In early May, jealous of all the UK people posting their Pardosa observations, I headed to Humber Bay Shores Park early one morning to see if our native Ontario wolf spiders were out yet. They were not. However, I did find lots of other arthropods! A couple of second-timers—almost as exciting as first-timers. Continue reading Field Journal: Humber Bay Shores Park
We’re starting to get the odd day of genuine nice spring weather—and people are flocking to the outdoors. Many parks are closed and the Martin Goodman Trail is packed. So those in search of a nice out-of-the-way spot need to get a little creative. Continue reading Field Journal: Socially Distant Spidering
So local politics is picking back up after the winter break. We face a challenging budget and provincially-introduced chaos over the fate of the TTC and Ontario Place. As I’m not covering it, I encourage readers to support local independent media instead.
Matt Elliott has recently launched a newsletter of his own, City Hall Watcher. It’s free until February. Thereafter, subscriptions will be $5/month or $50/year, or free for “journalism school students, other people just getting started covering Toronto City Hall and municipal issue advocates who are not able to afford a subscription.”
I’ve also thrown together a small Twitter list of folks who cover City Hall. (And also a few Queen’s Park reporters, just because.) I may add to it over time.
Okay, now back to hibernation…
Note to readers: I am taking a hiatus from the whole City Hall thing. I’ll soon be cancelling all your recurring Paypal donations and putting the Patreon on hold.
It’s not about money or the work or anything. It’s just an existential despair thing, you know?
Thank you for your support over the years. I could not have done it without you.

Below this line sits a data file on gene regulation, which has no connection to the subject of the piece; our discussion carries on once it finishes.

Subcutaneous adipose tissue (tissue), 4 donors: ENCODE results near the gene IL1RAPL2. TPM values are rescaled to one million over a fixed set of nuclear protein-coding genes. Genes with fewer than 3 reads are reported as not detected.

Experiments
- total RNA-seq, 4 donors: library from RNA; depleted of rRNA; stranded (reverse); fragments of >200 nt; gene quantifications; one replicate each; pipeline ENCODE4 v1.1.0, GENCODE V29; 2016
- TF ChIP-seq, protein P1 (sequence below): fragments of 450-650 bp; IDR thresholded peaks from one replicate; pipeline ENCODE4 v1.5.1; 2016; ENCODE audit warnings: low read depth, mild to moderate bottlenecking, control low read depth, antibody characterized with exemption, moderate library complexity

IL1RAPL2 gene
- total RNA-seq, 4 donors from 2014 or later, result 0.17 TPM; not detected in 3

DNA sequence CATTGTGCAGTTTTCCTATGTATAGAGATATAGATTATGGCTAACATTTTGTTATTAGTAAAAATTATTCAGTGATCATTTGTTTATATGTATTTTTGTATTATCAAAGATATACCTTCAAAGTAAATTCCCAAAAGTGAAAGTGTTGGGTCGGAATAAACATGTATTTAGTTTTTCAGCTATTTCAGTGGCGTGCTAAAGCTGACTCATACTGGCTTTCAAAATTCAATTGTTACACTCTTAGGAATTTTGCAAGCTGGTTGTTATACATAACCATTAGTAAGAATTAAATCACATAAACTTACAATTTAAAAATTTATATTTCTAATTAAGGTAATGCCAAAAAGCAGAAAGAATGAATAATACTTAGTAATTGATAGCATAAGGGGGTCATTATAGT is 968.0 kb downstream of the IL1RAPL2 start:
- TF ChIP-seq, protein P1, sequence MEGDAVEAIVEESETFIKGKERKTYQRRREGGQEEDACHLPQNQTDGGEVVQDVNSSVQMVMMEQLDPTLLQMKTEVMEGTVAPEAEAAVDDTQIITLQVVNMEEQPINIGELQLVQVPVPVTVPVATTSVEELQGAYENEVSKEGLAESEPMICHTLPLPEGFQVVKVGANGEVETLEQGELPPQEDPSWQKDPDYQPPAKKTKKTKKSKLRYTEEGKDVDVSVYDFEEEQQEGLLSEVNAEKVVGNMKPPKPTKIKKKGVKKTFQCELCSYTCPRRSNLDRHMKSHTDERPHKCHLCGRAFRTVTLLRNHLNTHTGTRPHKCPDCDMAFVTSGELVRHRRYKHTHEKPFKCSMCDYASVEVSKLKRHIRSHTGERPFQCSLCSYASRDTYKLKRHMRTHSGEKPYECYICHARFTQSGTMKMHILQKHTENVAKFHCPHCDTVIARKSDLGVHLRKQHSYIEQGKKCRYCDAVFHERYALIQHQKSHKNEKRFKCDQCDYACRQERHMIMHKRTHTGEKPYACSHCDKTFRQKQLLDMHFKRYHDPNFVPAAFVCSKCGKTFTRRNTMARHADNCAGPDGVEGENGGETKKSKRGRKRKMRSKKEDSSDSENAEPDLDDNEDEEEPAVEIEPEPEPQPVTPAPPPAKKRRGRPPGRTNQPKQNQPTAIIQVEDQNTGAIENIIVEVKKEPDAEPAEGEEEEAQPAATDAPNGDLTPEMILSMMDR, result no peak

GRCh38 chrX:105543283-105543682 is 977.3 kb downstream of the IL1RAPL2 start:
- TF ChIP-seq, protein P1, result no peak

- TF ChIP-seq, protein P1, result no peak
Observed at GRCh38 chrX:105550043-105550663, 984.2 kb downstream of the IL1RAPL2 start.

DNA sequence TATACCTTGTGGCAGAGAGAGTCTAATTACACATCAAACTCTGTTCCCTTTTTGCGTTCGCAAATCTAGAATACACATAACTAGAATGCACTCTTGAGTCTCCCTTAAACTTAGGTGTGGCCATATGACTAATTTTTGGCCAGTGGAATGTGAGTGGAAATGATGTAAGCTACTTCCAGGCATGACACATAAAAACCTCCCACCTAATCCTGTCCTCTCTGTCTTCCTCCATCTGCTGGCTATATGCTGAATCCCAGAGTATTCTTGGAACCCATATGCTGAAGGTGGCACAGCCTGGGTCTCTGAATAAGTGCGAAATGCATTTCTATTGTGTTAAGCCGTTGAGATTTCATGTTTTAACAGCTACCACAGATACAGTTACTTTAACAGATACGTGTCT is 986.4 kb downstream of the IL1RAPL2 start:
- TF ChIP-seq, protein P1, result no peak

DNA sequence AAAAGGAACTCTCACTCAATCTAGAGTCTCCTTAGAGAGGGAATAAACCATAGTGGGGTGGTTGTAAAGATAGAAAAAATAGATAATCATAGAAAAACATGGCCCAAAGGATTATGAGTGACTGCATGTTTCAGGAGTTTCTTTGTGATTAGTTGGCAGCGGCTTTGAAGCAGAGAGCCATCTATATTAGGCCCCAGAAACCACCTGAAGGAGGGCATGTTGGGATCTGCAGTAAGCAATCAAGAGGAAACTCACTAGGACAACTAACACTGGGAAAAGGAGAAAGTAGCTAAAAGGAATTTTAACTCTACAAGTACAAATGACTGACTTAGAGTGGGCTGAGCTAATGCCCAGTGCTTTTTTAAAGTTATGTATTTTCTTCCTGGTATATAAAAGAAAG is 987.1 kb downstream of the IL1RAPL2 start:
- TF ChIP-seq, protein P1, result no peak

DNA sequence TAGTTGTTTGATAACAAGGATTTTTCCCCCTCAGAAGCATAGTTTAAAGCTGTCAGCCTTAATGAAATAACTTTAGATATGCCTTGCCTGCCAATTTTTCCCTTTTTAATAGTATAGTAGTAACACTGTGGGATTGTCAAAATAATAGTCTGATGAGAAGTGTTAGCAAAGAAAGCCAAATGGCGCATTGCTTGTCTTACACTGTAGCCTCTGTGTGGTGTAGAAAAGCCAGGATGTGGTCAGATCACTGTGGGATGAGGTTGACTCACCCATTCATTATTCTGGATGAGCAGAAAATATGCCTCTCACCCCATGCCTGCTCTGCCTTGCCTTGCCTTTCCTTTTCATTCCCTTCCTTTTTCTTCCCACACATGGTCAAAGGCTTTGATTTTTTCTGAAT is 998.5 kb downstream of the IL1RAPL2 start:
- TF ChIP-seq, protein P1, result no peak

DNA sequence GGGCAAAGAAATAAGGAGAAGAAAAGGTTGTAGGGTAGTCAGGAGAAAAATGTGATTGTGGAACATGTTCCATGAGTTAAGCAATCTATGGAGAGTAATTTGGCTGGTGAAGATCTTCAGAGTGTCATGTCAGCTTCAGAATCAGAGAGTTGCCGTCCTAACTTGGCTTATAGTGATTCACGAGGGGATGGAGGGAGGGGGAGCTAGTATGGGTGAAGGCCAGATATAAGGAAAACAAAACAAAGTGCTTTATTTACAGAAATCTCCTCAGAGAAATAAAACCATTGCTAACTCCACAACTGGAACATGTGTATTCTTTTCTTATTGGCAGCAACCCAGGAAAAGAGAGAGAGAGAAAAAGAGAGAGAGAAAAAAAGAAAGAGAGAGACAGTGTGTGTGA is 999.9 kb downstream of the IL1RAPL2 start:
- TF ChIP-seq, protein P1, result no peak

If you want the long version, here you go. Continue reading Pivoting to Spiders
Photo from @imfgtoronto.
“The iceberg is gone, global warming has taken care of that,” jokes new City Manager Chris Murray as he begins his speech.
The iceberg, a municipal budget infographic portraying the City of Toronto’s billions of dollars in approved but unfunded capital projects, had become a cult favourite among City Hall wonks—you know, the kind of people who have cult favourite municipal budget infographics. These are the kind of people who go to the IMFG‘s annual City Manager’s Address, which took place at the end of November. (Slides available here.) Continue reading Recap: The 2018 City Manager’s Address
Once more unto the breach, dear friends. (Well, more like twice more, because my first draft was eaten by an unruly text editor.) This is more of a recap than a preview, as I only just recovered from an awful cold. Continue reading The Cheat Sheet: December 13, 2018 City Council
This is the first meeting of the 2018-2022 term. After the chaotic municipal election that halved the size of Council, we return to a very different City Hall. Over the next several days, we must drastically reshape how Council runs and what councillors do in order to accommodate double the workload. Continue reading The Cheat Sheet: December 4, 2018 City Council
You’re saying you can’t have a civil discussion with fascist? Yep. Yes I am . More importantly why can you ?
— Sydette is triggered beyond belief (@Blackamazon) November 12, 2018
Organizers No One Is Illegal:
We gathered to reject the narrowing of the political spectrum of action provided to us by institutions like The Munk Debates. Institutions like The Munk Debates—funded by notorious Canadian mining company Barrick Gold1—continue to tell us that the ideologies on either end of the spectrum are white supremacist/ white-nationalism-fueled by right wing extremism like Bannon, and extreme conservatism like David Frum. Continue reading Recap: The Nov. 2 Munk Debate Protest
So after all the protests and petitions, court dates and emergency Council meetings, Doug Ford’s Thanos’ing of City Council went ahead. And it turned out the only way it could: a newly elected council even more homogeneous than the last one, and even less representative than the city it serves. I’m sure a lot of people are wondering, “Why even bother?” I know I am.
Anyway, I dashed off this quick summary of how everything shakes out, and a few remarks on what may happen this upcoming term. (Skip to Analysis if you want.)
Header: This image from Lisa Jackson’s Biidaaban depicts a decaying Toronto City Hall surrounded by forest, on the edge of a flooded Nathan Phillips Square.
Trying a bit of a new thing. I occasionally do linkdumps via Twitter threads, but I felt like doing something more permanent. Title inspired by this ever-relevant @TechnicallyRon tweet:
2007: It's called a smart phone, it can do everything!
2017: Stare into the nightmare rectangle and watch society collapse in real time
— TechnicallyRon (@TechnicallyRon) September 11, 2017